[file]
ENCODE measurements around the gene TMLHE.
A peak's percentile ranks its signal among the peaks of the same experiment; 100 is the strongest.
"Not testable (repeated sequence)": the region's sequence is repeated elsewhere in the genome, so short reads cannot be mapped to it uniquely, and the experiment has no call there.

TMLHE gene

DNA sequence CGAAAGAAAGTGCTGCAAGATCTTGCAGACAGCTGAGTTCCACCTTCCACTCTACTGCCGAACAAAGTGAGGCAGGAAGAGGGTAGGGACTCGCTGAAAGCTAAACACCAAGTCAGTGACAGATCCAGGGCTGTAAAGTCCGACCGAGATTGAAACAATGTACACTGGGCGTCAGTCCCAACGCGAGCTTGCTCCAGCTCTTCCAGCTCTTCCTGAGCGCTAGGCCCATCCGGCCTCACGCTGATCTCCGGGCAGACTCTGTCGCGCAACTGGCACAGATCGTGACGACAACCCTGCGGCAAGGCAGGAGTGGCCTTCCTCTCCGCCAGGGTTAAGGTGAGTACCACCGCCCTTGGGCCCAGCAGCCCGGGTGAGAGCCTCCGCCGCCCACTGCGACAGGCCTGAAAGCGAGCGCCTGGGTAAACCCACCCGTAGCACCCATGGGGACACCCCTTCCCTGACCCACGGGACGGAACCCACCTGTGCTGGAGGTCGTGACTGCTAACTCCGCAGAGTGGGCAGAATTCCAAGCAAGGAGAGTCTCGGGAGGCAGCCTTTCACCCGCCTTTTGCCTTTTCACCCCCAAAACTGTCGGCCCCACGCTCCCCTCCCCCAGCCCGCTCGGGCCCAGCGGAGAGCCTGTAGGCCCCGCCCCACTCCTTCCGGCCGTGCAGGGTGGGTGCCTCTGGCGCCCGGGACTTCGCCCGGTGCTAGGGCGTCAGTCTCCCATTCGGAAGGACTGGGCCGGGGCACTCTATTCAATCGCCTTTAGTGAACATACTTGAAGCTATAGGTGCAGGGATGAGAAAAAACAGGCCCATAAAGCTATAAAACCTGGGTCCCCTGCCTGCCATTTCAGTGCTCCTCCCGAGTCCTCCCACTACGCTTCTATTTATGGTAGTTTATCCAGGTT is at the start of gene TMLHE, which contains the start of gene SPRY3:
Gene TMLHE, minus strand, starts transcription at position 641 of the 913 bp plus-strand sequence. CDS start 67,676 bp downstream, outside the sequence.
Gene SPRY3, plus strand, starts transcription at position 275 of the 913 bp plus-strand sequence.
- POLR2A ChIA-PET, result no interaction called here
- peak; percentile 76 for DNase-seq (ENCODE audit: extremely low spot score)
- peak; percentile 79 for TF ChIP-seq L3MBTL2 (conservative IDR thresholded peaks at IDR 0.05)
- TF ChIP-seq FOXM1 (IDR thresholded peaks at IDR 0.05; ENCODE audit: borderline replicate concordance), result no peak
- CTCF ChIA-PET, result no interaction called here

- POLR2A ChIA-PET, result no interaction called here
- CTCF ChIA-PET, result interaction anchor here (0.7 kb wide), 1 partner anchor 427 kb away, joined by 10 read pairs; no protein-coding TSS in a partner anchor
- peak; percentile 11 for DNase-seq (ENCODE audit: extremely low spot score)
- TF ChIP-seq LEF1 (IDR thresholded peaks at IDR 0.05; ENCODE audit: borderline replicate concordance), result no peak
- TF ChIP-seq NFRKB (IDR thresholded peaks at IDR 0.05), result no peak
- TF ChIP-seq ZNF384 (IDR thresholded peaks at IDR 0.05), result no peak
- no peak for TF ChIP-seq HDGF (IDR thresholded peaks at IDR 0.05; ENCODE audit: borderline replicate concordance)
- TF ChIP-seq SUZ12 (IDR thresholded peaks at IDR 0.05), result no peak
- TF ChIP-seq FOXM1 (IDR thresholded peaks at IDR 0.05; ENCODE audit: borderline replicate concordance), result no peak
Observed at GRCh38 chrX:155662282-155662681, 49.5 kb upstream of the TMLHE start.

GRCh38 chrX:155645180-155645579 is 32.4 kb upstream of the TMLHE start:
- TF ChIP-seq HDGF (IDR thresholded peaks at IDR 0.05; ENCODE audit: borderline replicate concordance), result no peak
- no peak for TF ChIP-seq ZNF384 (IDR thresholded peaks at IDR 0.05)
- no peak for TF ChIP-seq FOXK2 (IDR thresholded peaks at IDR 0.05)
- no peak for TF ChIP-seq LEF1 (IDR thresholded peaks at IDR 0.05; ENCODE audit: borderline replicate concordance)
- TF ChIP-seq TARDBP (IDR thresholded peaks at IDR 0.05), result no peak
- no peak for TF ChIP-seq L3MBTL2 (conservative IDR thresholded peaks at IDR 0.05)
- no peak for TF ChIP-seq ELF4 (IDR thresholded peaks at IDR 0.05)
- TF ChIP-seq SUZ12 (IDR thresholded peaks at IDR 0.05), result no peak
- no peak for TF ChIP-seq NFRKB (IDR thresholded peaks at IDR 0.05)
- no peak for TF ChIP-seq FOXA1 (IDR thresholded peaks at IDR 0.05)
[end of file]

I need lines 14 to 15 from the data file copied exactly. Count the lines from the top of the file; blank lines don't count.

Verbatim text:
- CTCF ChIA-PET, result interaction anchor here (0.7 kb wide), 1 partner anchor 427 kb away, joined by 10 read pairs; no protein-coding TSS in a partner anchor
- peak; percentile 11 for DNase-seq (ENCODE audit: extremely low spot score)